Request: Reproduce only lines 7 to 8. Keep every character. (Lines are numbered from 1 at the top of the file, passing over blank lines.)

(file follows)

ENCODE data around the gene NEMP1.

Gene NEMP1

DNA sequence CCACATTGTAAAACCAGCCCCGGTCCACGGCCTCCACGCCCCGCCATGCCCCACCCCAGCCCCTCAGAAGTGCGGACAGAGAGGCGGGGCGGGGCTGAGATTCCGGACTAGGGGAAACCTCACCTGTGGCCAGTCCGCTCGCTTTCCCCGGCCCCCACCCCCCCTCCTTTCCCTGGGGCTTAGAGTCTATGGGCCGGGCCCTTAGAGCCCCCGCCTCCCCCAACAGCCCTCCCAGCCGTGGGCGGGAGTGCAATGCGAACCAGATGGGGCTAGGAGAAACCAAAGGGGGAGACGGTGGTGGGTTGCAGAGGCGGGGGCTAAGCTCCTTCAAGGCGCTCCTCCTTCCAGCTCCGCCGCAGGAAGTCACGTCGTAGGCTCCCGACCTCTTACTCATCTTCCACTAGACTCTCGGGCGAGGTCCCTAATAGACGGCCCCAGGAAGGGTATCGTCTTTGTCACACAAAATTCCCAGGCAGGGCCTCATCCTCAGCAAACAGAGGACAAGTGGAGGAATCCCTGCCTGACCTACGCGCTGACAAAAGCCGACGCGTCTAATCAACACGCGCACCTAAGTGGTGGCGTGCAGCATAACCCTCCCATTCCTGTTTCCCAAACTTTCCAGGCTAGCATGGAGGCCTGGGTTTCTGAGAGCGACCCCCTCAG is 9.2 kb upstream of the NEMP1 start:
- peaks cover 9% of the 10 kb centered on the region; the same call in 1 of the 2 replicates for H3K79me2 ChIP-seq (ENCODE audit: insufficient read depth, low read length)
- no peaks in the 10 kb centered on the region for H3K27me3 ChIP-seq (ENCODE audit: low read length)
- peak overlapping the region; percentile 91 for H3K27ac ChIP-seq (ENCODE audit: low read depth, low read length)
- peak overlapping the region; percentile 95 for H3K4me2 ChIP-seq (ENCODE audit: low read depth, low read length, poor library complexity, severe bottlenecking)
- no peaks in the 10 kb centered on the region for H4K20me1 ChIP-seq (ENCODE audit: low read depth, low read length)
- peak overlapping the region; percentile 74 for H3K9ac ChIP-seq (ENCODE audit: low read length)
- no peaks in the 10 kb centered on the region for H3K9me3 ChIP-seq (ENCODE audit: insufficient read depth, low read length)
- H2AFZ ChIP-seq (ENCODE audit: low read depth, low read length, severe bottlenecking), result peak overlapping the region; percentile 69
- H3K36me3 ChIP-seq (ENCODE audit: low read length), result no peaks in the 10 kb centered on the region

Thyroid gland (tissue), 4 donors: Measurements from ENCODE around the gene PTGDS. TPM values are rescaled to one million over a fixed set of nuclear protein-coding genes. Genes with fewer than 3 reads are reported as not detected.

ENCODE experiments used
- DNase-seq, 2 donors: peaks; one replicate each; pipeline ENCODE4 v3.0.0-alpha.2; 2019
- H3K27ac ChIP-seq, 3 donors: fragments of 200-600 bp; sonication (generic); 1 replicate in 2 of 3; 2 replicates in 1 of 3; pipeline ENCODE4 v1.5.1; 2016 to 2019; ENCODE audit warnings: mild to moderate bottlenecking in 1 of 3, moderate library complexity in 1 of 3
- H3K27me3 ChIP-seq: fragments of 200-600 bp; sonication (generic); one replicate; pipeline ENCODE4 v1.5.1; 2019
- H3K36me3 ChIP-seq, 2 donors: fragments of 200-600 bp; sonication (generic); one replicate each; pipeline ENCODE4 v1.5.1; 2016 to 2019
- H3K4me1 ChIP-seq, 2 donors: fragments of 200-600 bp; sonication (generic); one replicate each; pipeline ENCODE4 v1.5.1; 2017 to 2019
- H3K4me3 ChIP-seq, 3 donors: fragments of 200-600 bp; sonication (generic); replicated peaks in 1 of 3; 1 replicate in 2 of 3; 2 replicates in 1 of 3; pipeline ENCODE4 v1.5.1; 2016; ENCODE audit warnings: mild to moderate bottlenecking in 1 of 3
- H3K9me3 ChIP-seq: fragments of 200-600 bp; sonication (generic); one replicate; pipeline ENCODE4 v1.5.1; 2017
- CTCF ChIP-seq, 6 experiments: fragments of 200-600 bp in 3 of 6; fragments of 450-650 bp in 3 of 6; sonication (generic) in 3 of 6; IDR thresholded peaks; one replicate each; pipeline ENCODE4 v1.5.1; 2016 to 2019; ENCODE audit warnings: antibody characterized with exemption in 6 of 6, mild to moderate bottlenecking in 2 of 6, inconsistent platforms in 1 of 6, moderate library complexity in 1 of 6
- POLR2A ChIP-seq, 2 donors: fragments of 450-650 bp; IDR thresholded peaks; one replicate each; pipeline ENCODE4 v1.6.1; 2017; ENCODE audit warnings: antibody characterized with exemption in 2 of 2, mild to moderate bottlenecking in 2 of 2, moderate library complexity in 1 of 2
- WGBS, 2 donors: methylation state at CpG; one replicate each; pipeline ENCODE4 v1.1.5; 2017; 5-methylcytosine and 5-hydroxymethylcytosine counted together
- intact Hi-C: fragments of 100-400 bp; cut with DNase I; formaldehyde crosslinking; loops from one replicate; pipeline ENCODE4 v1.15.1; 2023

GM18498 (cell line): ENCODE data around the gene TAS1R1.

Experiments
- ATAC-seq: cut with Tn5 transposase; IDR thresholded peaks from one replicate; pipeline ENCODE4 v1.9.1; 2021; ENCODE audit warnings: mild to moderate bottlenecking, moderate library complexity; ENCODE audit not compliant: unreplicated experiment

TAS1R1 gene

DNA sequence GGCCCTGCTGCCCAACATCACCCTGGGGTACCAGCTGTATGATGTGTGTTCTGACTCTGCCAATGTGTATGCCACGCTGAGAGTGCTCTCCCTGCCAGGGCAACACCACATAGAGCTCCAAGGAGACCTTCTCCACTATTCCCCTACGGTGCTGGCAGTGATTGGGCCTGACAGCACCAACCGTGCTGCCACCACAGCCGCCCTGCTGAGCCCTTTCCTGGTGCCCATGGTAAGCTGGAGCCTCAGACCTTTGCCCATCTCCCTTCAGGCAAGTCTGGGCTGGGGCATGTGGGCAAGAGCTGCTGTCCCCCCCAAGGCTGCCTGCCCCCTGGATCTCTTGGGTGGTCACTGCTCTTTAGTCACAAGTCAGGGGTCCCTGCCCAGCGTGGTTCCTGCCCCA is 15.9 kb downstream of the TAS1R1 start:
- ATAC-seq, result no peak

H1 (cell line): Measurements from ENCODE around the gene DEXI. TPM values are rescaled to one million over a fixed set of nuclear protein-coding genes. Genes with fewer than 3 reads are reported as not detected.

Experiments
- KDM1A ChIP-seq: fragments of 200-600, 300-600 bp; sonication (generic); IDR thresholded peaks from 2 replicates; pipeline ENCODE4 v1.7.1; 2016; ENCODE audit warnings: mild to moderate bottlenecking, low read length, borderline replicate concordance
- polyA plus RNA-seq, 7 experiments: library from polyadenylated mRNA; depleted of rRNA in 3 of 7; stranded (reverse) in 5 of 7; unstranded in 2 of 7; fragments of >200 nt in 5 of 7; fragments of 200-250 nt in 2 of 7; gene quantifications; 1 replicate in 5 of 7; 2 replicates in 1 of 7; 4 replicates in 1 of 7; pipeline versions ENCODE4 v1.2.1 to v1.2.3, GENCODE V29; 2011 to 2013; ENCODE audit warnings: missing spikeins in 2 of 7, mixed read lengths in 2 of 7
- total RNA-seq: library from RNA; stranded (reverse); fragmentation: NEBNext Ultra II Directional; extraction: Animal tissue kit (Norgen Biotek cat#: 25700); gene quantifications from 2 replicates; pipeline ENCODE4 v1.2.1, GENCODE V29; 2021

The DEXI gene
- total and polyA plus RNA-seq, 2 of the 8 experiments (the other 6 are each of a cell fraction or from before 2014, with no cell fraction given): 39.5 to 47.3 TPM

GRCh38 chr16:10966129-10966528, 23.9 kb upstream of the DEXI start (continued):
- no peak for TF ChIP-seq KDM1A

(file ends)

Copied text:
- peak overlapping the region; percentile 95 for H3K4me2 ChIP-seq (ENCODE audit: low read depth, low read length, poor library complexity, severe bottlenecking)
- no peaks in the 10 kb centered on the region for H4K20me1 ChIP-seq (ENCODE audit: low read depth, low read length)